Treatment of Co-Occurring Posttraumatic Stress Disorder and Substance Use: Does Order of Onset Influence Outcomes?

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Abstract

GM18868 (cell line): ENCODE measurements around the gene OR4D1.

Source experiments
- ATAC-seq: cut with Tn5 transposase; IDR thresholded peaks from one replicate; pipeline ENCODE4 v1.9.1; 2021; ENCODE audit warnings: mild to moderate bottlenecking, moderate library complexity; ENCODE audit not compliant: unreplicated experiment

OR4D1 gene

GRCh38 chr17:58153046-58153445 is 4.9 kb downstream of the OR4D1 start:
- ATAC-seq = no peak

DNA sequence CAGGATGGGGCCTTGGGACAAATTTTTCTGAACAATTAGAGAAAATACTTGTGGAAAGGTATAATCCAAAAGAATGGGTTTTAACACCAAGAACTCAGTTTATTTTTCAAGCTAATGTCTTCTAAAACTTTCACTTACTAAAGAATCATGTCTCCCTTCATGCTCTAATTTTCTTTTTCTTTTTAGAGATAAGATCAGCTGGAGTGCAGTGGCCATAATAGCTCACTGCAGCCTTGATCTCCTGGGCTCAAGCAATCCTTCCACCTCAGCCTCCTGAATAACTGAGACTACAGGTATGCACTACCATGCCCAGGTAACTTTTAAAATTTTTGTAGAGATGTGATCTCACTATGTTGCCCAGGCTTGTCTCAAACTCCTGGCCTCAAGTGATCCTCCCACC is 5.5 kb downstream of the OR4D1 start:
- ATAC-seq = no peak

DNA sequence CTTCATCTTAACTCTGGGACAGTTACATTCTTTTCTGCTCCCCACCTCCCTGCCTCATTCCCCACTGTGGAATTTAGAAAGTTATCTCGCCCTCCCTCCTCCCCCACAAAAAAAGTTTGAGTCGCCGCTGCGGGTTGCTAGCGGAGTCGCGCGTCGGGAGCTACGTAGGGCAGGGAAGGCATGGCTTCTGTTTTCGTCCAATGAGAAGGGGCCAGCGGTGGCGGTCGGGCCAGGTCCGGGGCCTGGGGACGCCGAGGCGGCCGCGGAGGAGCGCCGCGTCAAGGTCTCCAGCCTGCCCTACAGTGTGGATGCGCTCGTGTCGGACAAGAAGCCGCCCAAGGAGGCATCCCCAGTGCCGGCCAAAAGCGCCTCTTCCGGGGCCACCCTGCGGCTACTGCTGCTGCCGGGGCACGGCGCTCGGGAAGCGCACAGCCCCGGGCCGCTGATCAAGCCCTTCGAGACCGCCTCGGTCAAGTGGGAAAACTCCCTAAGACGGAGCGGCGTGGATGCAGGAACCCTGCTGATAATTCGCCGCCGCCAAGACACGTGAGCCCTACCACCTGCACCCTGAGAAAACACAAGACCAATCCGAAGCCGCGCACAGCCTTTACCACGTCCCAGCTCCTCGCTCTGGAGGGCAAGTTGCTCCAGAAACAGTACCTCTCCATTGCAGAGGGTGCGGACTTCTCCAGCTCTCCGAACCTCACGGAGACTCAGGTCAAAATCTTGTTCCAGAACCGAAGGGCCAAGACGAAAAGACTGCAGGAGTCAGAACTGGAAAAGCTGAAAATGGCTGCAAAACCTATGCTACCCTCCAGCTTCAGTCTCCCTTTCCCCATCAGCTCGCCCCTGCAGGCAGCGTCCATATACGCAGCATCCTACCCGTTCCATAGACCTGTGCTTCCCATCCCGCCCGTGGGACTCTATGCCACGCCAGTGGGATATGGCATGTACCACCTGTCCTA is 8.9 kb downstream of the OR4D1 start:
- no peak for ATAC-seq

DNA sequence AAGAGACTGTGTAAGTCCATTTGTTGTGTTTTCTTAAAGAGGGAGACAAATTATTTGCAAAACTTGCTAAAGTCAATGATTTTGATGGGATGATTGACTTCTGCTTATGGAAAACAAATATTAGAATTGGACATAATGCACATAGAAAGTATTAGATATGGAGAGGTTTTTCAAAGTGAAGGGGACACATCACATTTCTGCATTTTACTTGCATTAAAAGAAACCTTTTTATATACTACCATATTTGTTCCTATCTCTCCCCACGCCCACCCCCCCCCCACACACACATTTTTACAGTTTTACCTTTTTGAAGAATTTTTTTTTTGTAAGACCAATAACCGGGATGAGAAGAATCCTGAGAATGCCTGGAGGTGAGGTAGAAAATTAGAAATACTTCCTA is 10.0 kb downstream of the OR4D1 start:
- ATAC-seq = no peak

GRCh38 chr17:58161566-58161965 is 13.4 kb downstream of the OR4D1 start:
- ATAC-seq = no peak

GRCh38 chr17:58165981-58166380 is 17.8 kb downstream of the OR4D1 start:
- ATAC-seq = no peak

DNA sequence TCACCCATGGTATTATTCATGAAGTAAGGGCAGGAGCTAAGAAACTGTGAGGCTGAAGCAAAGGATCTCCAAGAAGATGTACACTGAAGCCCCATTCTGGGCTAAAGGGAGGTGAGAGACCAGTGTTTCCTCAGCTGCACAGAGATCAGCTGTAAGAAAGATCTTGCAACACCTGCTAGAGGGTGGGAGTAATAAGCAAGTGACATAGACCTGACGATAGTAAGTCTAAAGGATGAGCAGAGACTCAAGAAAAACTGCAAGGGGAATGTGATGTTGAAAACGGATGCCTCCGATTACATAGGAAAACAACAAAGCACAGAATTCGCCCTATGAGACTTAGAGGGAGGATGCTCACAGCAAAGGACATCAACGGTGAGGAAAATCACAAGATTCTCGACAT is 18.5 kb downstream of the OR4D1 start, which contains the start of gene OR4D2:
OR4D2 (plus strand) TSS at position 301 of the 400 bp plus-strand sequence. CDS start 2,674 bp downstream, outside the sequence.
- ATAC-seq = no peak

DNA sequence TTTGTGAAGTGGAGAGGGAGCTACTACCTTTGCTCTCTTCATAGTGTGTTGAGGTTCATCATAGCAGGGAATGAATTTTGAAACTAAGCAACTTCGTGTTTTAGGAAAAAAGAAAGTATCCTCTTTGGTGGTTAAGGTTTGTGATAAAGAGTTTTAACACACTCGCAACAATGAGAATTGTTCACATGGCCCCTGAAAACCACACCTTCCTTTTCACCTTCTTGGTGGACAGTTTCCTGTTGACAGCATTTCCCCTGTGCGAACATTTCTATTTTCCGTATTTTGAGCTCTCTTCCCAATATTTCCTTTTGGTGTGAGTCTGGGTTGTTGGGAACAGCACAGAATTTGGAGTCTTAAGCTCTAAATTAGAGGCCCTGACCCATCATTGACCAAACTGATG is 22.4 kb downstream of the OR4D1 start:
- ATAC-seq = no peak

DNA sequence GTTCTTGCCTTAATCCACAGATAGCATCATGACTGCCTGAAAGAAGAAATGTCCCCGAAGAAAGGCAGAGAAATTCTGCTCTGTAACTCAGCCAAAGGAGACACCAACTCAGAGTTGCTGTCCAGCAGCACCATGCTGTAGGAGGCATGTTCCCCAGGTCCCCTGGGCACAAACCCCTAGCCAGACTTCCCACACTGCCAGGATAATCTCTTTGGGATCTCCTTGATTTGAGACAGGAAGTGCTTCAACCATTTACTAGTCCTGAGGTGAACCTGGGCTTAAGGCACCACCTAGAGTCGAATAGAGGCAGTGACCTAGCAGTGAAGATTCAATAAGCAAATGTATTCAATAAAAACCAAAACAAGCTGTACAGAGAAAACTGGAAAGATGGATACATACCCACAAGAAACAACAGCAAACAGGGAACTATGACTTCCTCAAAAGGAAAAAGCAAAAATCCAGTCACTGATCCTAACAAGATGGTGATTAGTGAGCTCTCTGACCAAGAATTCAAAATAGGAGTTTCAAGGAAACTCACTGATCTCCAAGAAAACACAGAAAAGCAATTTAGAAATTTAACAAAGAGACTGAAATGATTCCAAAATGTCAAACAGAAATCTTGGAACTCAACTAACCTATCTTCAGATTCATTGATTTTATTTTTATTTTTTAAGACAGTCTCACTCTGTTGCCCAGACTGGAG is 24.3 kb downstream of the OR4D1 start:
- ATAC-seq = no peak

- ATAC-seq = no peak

Objective: Posttraumatic stress disorder (PTSD) and substance use disorders (SUDs) represent major public health concerns, particularly among veterans. They are associated with significant distress and impairment, and are highly comorbid. Little is known, however, about what role the temporal order of diagnostic onset may play in severity of presenting symptomatology and treatment outcomes. The aim of this study, therefore, was to examine treatment outcomes by order of onset. Method: Participants were 46 U.S. military veterans (91.3% male) enrolled in a larger randomized controlled trial examining the efficacy of an integrated, exposure-based treatment (Concurrent Treatment of PTSD and Substance Use Disorders Using Prolonged Exposure; COPE). Participants were grouped into 2 categories: (a) primary PTSD (i.e., PTSD developed before the onset of SUD) or (b) primary SUD (i.e., SUD developed before the onset of PTSD). Results: No significant associations between order of onset and baseline symptomatology were observed. The findings revealed that participants with primary PTSD were significantly more likely than participants with primary SUD to report higher levels of PTSD symptoms at the end of treatment. However, there was no effect of order of onset on SUD outcomes. Conclusions: The findings suggest that individuals with earlier PTSD onset are a particularly high-risk group in terms of their trauma-related symptoms. Implications for treatment of comorbid PTSD/SUD are discussed.

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